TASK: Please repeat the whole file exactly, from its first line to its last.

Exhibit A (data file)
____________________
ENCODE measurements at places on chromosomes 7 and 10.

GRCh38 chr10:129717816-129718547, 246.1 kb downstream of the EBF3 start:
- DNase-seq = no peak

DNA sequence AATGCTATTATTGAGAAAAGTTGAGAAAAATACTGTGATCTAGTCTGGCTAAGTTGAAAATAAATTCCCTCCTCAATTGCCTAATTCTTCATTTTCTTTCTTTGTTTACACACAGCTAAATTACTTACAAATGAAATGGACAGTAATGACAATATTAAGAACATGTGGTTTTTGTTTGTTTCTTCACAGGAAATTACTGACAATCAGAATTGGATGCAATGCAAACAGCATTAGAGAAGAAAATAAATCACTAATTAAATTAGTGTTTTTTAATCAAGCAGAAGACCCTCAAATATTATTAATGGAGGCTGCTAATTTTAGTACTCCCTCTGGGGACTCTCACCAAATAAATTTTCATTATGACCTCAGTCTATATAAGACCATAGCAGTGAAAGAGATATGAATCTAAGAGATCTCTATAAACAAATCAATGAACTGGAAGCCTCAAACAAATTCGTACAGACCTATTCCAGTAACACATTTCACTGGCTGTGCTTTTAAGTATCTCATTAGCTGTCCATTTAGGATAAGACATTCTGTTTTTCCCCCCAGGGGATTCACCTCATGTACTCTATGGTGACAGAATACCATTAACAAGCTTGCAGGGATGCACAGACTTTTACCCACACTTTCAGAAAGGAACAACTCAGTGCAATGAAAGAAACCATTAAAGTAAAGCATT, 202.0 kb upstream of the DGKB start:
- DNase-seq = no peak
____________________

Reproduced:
ENCODE measurements at places on chromosomes 7 and 10.

GRCh38 chr10:129717816-129718547, 246.1 kb downstream of the EBF3 start:
- DNase-seq = no peak

DNA sequence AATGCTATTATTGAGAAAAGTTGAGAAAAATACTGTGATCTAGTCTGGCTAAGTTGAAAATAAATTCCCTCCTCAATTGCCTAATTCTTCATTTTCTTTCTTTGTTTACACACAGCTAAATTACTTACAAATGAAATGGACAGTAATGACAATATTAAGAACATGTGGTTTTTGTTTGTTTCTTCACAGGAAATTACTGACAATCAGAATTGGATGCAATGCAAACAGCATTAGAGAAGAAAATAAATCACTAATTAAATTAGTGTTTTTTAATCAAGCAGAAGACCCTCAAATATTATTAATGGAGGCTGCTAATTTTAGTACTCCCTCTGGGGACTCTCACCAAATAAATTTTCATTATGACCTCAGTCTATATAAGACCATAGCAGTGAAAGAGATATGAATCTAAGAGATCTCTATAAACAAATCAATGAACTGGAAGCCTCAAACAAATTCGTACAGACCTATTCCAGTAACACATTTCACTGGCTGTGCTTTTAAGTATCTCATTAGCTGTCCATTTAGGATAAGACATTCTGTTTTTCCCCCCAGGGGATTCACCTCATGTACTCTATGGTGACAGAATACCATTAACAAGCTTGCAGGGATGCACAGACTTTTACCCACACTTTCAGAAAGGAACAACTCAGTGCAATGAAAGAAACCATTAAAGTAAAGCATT, 202.0 kb upstream of the DGKB start:
- DNase-seq = no peak